Yesterday's China: Intellectual Property, Government Secrecy, And The British Origins Of The Pax Americana

Thursday, October 15, 2020
Hoover Institution, Stanford University
Image credit: 
istock

Today, the United States inveighs against China’s theft of foreign intellectual property. A century ago, however, when the United States was a rising power and Great Britain the global hegemon, it behaved in many of the ways that China does now. This talk explores a case in which the US government pirated cutting-edge British naval technology and then invoked national security to block the inventors from accessing the evidence they needed to prove patent infringement. The case illustrates the tension between liberal norms of property rights and illiberal norms of government secrecy, as well as the transition from the Pax Britannica to the Pax Americana.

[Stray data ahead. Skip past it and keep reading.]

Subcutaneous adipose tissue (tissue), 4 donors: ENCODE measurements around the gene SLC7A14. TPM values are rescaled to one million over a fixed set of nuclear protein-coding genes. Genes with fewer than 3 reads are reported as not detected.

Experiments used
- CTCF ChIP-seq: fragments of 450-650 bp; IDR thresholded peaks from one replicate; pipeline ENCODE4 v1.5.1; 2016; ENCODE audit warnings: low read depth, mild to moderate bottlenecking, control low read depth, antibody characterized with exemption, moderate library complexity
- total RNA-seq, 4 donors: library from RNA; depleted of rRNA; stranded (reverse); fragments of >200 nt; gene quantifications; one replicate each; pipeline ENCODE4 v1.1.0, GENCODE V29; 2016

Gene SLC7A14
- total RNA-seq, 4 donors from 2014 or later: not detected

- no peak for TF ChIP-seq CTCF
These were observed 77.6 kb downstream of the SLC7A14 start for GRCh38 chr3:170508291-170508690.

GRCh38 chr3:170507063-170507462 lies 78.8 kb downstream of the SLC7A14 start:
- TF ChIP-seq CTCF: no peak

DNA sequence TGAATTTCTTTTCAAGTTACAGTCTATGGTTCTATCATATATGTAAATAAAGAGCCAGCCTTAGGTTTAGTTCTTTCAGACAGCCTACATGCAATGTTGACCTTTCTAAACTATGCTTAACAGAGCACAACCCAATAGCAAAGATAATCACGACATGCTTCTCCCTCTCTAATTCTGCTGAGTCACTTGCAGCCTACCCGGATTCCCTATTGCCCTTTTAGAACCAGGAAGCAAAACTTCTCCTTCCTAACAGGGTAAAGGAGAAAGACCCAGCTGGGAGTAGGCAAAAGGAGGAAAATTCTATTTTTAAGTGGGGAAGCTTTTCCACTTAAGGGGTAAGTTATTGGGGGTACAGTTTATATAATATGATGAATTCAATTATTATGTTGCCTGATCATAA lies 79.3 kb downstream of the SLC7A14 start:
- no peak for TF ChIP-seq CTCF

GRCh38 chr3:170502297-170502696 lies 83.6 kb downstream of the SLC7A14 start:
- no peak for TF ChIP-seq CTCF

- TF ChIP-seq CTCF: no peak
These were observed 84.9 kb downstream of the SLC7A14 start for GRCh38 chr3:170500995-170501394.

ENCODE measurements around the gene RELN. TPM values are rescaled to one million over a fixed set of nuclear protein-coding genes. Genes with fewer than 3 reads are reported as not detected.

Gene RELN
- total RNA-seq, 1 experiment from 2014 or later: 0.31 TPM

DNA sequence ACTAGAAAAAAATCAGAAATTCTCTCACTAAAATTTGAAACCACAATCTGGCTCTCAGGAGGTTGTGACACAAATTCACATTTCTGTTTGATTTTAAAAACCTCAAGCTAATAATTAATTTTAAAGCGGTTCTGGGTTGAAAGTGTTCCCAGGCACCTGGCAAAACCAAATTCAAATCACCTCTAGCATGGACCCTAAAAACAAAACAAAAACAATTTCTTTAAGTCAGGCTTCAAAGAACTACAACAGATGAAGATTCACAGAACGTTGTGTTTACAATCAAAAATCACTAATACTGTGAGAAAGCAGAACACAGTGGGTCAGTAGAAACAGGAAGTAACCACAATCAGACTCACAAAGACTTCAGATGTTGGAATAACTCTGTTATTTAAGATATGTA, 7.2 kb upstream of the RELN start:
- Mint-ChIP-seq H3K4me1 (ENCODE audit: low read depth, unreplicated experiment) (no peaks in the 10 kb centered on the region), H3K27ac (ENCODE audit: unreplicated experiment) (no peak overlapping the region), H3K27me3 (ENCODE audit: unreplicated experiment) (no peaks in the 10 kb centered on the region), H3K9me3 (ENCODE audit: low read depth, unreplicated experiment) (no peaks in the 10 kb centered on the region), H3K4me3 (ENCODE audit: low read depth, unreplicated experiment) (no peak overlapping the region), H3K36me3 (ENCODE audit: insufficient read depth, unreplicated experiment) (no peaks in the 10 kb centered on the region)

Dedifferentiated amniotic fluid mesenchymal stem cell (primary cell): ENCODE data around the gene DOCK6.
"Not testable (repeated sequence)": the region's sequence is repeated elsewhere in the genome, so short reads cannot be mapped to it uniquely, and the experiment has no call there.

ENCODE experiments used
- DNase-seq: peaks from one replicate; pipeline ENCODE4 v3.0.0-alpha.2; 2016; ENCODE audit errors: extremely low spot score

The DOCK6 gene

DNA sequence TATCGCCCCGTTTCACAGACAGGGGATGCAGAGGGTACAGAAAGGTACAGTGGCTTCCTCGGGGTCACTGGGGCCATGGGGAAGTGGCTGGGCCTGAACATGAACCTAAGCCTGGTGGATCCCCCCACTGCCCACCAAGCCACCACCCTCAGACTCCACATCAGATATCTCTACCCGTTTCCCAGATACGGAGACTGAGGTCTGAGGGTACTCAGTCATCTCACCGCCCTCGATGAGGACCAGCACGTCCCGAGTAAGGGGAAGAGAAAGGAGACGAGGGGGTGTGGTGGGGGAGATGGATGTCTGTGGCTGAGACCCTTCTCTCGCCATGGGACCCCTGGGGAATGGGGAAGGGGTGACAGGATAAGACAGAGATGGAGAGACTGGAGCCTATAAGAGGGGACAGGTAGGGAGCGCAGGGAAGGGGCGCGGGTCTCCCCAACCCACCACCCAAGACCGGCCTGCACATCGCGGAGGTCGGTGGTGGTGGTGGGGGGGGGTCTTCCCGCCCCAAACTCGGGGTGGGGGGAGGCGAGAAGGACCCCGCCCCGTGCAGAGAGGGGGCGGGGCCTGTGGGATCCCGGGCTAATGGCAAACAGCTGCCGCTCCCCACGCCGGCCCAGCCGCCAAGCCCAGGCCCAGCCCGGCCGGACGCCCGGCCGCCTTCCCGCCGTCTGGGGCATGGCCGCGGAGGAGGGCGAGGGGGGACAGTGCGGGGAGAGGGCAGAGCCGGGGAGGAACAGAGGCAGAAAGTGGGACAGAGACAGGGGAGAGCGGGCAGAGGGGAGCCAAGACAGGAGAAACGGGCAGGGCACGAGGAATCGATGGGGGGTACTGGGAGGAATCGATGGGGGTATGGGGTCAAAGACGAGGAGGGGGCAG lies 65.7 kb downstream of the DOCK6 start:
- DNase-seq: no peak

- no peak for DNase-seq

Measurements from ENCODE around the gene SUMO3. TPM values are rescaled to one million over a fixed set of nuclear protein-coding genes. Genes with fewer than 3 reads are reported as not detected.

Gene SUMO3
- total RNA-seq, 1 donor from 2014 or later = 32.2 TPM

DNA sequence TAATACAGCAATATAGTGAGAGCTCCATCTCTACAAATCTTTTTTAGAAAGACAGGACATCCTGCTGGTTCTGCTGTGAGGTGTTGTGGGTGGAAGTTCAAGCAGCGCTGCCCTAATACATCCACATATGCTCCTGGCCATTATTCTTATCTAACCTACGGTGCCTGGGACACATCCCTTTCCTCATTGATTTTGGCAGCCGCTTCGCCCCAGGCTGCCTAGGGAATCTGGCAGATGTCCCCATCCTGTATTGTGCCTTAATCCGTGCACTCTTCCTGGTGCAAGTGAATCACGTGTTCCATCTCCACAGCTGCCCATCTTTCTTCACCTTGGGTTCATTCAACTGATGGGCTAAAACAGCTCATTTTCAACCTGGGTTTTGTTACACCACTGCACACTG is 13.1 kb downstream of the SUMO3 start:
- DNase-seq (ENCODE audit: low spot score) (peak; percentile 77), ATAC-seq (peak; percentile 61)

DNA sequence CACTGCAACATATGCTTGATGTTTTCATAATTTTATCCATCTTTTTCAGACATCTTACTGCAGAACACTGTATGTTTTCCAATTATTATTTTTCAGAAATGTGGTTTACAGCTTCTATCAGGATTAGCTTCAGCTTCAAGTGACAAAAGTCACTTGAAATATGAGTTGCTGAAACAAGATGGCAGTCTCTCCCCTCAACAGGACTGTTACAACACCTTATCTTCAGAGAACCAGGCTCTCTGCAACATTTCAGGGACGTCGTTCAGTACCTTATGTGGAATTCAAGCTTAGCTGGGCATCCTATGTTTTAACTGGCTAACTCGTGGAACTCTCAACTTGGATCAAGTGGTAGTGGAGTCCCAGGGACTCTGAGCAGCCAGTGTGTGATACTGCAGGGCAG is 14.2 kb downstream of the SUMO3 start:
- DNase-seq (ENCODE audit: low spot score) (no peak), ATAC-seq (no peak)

Katherine C. Epstein is an associate professor of history at Rutgers University and the author of Torpedo: Inventing the Military-Industrial Complex in the United States and Great Britain. She studies the political economy of defense contracting and the Anglo-American hegemonic transition, and will be sharing with the seminar a chapter from her new book manuscript on the topic. She has been awarded a Frederick Burkhardt fellowship by the ACLS and has been a member of the Institute for Advanced Study in Princeton.  She received her BA in History summa cum laude from Yale University, MPhil in International Relations from the University of Cambridge, and PhD in History from Ohio State University.


WATCH THE INTERVIEW WITH KATHERINE C. EPSTEIN


ABOUT THE PROGRAM

This talk is part of the History Working Group Seminar Series. A central piece of the History Working Group is the seminar series, which is hosted in partnership with the Hoover Library & Archives. The seminar series was launched in the fall of 2019, and thus far has included six talks from Hoover research fellows, visiting scholars, and Stanford faculty. The seminars provide outside experts with an opportunity to present their research and receive feedback on their work. While the lunch seminars have grown in reputation, they have been purposefully kept small in order to ensure that the discussion retains a good seminar atmosphere.

Upcoming Events